The item-limit model makes predictions much like the distributed-resources model, given a moderate range of probe displacement (see Fig. 1B). The best fit for this model was with *k* = 3.31 items, in the expected range (*1*, *2*, *4*). The increase in response variance across array sizes for *N* < *k* is due to the doubling up of slots, contradicting the claim that “The item-limit model of visual working memory predicts that discrimination performance will begin to decline only once the limiting number of items is exceeded” (*3*). The continued increases in variance for *N* > *k* are due to increased guessing.

The item-limit model slightly bested the distributed-resources model for three of the four conditions in (*3*) and tied in the fourth (displacement judgments with eye movements). The two models diverge in predictions when the displacements are extreme (beyond about 4σ_{0}, or about 3 degrees according to our model shown in Fig. 1A) and the array size is large (≥4). Although there is relatively little evidence in this range, the available evidence does not favor the distributed-resources model, as one can see from figure 3D and supplementary figure S2 in (*3*). The item-limit model, in contrast, fit extremes in a study requiring item reproduction (*1*).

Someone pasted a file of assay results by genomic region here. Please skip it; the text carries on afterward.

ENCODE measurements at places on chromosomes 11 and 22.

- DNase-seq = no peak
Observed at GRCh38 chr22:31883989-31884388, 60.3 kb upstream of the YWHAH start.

The models can also be compared in another paradigm (*2*). In the task (Fig. 2A), participants decided whether the probe's color was the same as the corresponding array item at study or differed categorically from all items in the array. A key manipulation was base rate, the proportion of trials in which color changed. There were three base rates (0.3, 0.5, and 0.7) in different blocks of trials, with the rate always known to the participant. If working memory has discrete slots and one slot per item suffices for categorical colors, then base-rate information can affect guessing processes only when the probed item has no slot. The predictions from this paradigm are expressed in terms of hits, the probability that changed-color probes are identified as such, and false alarms, the probability that unchanged-color probes are identified as changed. A receiver operating characteristic plot of these measures is shown in Fig. 2B. Hit and false-alarm rates for the item-limit model, denoted *H*_{im} and *F*_{im}, where *m* is the base-rate level, are (4) (5)